“At that stage I had one of the really early samplers, it was an Emulator 1,” he offers from his home in Sydney, “it was nowhere near as good as a Fairlight, but it was the cheap American copy, and you could sample, I think it was 10 seconds in total that it could have in samples at any one time. It was very very limited.”
The Fairlight came preloaded with some samples: a piano, strings, and strangely enough a dog. Nicolson believes that Pierson was aware of this and it may have subconsciously influenced his thinking.
When Pierson returned to Sydney he asked Nicolson if he could do a Beatles song sung by dogs. Nicolson, eager for a paying gig didn’ bat an eyelid. Sure he could.
“It was a funny idea,” Nicolson laughs, “I don’t think there were many comedy records at the time though and I didn’t think it was a particularly good idea, but we did quite a good job of it, in terms of getting the dogs personalities on the record. â€œ
â€œI think we did one track to see how it would go, and he said, do you want to do an album, and I said not really,” chuckles Nicolson. “He said you can do it for free and get a percentage of the album, or do it for a flat fee, I said I’ll take a flat fee. That may have been a mistake.”
Whilst Nicolson handled the vocals, Pierson procured the backing music. To this day Nicolson doesn’ know where they came from. “Don’t ask,” he laughs.
“There was a company in Germany that was providing backing tracks,” reveals Pierson, “you just paid a couple of hundred dollars or whatever it was in those days. I think the whole album in those days cost me $2,500 or $3,000 which in today’s equivalent is probably about $10,000 or something. It was no big deal. I think the cover art and the TV commercial cost more.”
The barking however proved a little more difficult with Nicolson not just having to locate and at times even record the samples for each animal, but he was struggling with some unforseen pitch issues.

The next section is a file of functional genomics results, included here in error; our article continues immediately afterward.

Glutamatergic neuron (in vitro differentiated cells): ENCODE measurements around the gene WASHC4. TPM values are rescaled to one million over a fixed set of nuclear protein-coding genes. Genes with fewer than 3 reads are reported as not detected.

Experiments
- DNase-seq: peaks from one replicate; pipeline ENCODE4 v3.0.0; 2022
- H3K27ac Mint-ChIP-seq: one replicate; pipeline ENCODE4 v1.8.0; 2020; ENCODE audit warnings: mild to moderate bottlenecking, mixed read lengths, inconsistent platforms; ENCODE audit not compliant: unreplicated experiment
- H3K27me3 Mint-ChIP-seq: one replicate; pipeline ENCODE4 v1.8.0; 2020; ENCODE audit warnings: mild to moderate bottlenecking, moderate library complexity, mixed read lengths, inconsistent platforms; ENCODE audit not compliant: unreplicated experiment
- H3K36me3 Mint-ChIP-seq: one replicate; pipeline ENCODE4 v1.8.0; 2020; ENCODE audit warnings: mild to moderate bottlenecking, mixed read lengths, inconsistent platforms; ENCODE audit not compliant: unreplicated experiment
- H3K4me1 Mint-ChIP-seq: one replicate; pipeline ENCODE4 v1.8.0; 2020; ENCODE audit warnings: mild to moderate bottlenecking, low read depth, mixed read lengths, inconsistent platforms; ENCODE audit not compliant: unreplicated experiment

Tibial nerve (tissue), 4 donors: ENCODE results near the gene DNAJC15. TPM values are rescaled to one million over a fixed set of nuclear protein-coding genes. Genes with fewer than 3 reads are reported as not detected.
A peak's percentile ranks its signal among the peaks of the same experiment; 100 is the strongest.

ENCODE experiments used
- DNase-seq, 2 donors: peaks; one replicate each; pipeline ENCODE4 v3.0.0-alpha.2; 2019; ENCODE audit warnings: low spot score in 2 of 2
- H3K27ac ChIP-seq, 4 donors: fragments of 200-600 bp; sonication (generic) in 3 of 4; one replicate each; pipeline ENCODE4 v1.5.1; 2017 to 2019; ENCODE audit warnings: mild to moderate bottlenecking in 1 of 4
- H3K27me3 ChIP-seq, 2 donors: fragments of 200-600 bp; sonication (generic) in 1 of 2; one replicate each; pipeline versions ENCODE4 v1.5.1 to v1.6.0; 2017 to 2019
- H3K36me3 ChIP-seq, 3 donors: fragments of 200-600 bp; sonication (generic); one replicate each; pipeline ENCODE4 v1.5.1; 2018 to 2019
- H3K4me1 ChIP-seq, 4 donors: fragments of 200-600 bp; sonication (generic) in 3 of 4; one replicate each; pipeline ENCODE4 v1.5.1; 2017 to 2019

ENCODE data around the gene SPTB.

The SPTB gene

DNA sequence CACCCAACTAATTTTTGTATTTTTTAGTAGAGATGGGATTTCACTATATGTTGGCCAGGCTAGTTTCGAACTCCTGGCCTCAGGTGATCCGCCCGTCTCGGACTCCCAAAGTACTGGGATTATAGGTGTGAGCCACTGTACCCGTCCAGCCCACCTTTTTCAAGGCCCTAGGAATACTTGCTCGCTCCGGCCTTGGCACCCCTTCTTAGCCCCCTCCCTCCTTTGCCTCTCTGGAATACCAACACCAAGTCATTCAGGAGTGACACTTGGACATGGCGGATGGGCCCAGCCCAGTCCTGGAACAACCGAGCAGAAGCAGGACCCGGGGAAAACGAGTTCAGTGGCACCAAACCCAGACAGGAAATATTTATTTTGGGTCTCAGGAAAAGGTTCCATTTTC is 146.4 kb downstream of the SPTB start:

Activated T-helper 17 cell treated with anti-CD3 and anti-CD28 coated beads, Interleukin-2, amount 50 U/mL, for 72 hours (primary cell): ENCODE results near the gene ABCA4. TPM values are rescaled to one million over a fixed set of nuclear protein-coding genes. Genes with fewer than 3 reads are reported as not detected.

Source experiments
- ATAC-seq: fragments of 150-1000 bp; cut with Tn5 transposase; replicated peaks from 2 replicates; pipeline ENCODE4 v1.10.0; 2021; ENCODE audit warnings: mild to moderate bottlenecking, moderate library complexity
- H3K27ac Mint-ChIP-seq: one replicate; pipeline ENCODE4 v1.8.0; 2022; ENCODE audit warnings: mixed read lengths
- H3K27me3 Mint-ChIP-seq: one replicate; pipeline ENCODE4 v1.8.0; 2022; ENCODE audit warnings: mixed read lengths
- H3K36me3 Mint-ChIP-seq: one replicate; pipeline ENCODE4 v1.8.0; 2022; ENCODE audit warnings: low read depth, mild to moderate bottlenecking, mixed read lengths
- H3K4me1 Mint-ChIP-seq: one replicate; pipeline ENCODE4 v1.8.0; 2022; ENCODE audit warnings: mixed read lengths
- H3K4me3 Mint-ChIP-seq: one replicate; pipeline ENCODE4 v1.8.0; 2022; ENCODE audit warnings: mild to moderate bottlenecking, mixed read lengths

“Any kind of held note didn’t work and I wanted to get a good dog howling but dogs don’t tend to hold the note when they howl. They’re up and down and it doesn’t work musically. So we got in a session dog. Actually there was some little movie about a singing dog, I went along to try and get a recording of that dog, but it didn’t work out. But then we found this guy who did a really amazing impersonation of a dog. So we got him in to do a session, just for the long held notes. It’s a little bit Milli Vanilli. Those long howling notes are not actually a real dog – but all the others are.”
“I can’t remember his name,” Nicolson continues, “but we set him up in front of the mic and the first time he barked I jumped because I thought there was a dog in the studio. He sounded more like a dog than a dog.”
Nicolson laboured on an 8-track tape machine for about two weeks, with two tracks for the backing track, leaving him 6 tracks for dogs, chickens or sheep.
“It was pretty funny, because I was performing it on the keyboard and you know you have to channel a dog a bit to do it. I think I got somewhere in between what an actual dog might do and then putting it closer to the music. But I didn’t put it too close or it would have sounded mechanical. It is a bit out of time or out of pitch and a bit all over the place and sometimes they get a bit carried away and sing a few notes too many like a real dog might, because they don’t have good concentration.”
Yet for Nicolson and Pierson dogs weren’t enough, what about Beatle Squawkers, Beatle Meowers, or Beatle Baaers?
“We both felt the dogs became a bit monotonous after a while,” offers Nicolson, “and because I only had a limited number of samples it started to become a bit samey. So we decided to throw in the whole farmyard, for variety really. If you’ve just got Paul singing the whole album it’s just not the same is it?”